Ok since Tuesday, when I was given my lung transplant file, i've been reading through it and coming up with loads of questions and reflecting on my thoughts of what it means to me.
It's strange because I don't feel that sick, but as my hubby tells me, i'm so used to being at this level of fitness and sickness (for want of a better word) that my life will be so radically different post transplant (tx), all going well, that I won't believe how sick I was.
I'm not really anxious at the thought of a transplant...yet, although when the call comes (false call or real) i'm sure i'll be extremely anxious and nervous. This is probably because i've had some time to come to terms that transplant would probably be an inevitable part of my future. My main concerns are more post tx.
I'm quite a control freak and although my body is not in perfect health i'm still in control of it. This idea of a machine breathing for me and waking up after the op still being tubed is a little concerning to me. I'm not great waking up after anesthetic at the best of times, usually fighting the anesthetic and being quite sick, but i'm sure the wonderful docs and nurses know what they're doing.
I'm also worried about all the potential stresses the anti-rejection drugs put on the body causing issues in their own right. Will my kidneys hold up to the task? Am I going to develop cancer after getting my life back? Let alone worrying about infection and rejection.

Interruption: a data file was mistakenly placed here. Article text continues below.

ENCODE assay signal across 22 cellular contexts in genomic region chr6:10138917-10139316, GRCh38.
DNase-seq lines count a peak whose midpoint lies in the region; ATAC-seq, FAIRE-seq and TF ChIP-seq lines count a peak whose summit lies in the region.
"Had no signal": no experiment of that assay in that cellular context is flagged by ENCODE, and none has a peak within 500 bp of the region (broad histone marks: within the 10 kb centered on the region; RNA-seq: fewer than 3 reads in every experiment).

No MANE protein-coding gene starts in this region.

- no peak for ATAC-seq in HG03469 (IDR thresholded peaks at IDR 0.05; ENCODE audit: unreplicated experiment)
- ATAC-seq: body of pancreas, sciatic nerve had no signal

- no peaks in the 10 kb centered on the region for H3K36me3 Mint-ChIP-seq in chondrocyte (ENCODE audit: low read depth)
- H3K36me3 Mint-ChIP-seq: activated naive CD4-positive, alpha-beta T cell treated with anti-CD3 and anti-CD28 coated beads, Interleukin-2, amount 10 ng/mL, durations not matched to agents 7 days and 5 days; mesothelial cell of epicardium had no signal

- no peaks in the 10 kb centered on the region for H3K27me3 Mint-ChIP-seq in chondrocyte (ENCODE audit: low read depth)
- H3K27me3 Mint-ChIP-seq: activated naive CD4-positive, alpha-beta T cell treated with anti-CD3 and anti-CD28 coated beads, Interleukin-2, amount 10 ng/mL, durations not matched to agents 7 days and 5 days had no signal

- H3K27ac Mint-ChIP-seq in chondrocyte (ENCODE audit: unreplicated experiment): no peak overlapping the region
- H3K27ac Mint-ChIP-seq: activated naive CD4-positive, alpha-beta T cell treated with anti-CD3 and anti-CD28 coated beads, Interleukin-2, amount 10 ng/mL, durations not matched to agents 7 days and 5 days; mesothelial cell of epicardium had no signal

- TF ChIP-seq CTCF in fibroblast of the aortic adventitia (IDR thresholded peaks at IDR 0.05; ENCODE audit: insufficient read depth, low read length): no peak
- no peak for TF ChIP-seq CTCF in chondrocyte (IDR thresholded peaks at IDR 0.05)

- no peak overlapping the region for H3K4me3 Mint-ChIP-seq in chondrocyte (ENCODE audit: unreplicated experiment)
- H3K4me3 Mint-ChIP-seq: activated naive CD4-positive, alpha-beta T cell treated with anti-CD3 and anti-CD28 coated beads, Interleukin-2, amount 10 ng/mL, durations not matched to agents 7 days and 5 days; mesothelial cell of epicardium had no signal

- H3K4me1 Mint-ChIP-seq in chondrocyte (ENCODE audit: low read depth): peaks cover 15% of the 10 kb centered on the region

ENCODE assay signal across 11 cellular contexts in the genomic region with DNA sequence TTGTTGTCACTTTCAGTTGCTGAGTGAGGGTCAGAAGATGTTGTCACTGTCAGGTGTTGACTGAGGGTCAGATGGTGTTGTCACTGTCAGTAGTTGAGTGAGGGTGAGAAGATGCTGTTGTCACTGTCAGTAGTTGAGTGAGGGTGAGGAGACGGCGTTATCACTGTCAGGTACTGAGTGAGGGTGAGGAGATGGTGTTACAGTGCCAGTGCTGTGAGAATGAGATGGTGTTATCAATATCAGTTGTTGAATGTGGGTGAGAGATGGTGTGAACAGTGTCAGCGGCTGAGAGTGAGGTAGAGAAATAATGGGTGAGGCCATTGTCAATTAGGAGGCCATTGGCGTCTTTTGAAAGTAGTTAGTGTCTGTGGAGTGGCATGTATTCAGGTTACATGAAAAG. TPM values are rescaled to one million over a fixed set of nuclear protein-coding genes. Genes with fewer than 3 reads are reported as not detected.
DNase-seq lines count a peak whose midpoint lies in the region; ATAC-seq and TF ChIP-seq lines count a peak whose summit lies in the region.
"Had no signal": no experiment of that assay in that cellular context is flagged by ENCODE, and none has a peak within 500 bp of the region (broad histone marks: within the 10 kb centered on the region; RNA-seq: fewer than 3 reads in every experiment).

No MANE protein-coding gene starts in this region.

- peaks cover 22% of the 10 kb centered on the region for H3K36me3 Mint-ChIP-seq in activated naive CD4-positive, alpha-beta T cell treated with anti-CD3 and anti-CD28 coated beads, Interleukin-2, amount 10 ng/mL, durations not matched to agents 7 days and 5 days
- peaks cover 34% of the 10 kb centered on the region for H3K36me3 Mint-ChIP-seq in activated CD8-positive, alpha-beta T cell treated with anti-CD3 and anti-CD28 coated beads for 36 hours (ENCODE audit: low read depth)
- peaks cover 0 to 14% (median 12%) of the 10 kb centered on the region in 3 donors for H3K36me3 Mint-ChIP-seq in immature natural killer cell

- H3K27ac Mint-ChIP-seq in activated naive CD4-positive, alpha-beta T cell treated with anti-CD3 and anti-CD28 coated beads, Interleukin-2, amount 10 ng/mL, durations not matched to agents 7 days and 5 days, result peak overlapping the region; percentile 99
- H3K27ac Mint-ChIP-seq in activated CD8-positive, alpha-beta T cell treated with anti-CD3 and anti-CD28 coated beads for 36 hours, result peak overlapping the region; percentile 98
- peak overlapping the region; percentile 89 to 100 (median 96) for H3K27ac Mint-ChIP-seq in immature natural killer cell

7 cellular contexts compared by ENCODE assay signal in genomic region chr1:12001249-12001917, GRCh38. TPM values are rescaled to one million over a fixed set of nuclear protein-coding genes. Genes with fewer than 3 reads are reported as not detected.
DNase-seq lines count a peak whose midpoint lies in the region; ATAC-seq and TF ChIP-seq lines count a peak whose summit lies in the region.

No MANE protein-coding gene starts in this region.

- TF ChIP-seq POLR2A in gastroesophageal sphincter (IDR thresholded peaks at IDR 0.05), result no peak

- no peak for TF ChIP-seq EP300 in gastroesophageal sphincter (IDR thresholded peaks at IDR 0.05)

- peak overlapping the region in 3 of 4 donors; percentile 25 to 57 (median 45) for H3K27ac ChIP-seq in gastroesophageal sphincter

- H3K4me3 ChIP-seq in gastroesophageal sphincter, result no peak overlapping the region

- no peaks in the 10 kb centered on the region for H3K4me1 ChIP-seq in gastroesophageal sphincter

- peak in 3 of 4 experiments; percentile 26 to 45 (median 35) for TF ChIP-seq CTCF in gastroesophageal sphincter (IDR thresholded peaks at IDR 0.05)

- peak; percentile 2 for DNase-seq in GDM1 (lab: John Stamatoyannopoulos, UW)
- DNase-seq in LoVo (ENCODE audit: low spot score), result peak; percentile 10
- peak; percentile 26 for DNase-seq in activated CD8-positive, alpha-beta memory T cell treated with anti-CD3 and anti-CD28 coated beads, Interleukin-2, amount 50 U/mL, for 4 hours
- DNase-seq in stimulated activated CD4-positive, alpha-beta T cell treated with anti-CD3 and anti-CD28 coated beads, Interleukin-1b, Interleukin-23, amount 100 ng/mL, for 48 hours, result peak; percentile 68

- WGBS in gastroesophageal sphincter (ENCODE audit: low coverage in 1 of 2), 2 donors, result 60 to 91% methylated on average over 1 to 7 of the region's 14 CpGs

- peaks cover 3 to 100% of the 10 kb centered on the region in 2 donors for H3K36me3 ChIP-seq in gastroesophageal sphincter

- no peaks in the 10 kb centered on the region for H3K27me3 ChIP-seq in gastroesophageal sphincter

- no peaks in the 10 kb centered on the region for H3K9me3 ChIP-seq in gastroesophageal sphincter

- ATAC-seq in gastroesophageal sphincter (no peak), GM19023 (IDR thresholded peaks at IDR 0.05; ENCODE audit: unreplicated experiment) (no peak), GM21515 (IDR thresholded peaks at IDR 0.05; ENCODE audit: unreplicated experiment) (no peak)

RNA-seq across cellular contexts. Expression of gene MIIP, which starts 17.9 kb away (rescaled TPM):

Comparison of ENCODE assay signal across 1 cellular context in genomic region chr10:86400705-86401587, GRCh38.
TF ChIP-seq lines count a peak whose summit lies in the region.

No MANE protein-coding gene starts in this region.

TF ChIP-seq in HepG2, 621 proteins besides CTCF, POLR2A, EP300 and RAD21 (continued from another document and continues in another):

Then there's what you can and can't eat. It looks pretty similar to that of the diet of a pregnant lady BUT it's just so grey. High risk and low risk as opposed to yes you can eat this or no you can't makes things so confusing?
Then my thoughts go to the actual donor and their family. How do you write and thank them for the gift of life. It must be one of the most difficult letters to write and feel you've got write.
Then there's the anxieties of going home and getting your life back. I've ensured that my inhaler and more recently i-neb, has been stuck to me like glue (in my handbag or pocket) and has been for probably the last 20 odd years. I would be so odd to be able to go out and not need it at all. It's almost like a security blanket.
I've written down loads of questions for the docs, physios, psyc's and dietitians so hopefully they'll be able to answer them all.
So really I guess the 1st hurdle and anxiety is that of the assessment. I can't think of anything worse than pinning your hopes and future on a transplant to be told that due to something about your blood or disease it's a no go. I don't see that that's going to happen to me and am keeping positive but I guess we'll see.
Just some thoughts and i'm sure i'll blog more on this subject.
PS. Thanks for your lovely comments ladies. It's nice to be able to discuss positive outcomes and for others to share the experience. Stay healthy ladies x
Rest in Peace Aunt Marybeth
1 year ago